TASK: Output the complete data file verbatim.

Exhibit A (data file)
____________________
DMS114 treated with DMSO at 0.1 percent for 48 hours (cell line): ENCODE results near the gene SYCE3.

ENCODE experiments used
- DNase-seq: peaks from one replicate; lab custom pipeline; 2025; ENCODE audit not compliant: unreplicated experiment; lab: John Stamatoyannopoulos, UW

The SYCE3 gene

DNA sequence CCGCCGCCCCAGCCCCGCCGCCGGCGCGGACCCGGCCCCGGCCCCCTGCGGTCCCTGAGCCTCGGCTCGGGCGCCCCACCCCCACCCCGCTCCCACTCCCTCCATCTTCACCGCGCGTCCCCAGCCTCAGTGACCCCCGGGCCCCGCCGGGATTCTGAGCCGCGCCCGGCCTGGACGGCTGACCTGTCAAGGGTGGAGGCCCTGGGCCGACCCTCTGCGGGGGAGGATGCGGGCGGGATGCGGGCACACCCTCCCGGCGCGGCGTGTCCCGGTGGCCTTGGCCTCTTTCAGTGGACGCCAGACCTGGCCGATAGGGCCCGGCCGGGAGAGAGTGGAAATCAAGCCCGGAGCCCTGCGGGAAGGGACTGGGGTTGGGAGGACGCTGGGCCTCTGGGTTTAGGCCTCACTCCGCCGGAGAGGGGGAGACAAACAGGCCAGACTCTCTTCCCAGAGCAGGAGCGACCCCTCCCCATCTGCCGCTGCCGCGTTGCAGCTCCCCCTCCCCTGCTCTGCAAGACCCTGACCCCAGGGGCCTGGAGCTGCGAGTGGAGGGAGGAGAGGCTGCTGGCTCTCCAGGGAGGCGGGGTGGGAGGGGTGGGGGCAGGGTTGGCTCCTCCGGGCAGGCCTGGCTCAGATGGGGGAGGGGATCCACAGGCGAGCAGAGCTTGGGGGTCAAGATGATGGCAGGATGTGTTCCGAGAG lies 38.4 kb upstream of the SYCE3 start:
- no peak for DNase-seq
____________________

DMS114 treated with DMSO at 0.1 percent for 48 hours (cell line): ENCODE results near the gene SYCE3.

ENCODE experiments used
- DNase-seq: peaks from one replicate; lab custom pipeline; 2025; ENCODE audit not compliant: unreplicated experiment; lab: John Stamatoyannopoulos, UW

The SYCE3 gene

DNA sequence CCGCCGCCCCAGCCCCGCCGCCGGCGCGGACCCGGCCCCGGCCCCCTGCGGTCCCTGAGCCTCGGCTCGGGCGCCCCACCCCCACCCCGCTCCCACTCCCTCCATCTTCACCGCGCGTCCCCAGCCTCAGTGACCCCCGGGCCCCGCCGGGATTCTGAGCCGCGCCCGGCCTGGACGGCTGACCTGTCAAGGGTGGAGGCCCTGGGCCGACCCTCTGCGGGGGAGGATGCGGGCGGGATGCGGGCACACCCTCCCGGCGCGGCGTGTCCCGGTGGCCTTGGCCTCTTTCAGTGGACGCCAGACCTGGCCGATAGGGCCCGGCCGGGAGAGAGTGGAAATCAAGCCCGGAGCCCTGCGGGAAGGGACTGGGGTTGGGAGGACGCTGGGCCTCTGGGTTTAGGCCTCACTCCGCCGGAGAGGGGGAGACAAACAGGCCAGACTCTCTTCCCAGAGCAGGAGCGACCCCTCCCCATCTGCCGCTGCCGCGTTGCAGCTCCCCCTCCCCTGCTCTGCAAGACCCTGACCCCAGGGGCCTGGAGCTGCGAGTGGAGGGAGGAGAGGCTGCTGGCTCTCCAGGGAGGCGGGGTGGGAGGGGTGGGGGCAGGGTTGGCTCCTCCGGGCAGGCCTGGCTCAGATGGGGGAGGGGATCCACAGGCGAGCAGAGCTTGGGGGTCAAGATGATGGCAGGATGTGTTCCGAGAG lies 38.4 kb upstream of the SYCE3 start:
- no peak for DNase-seq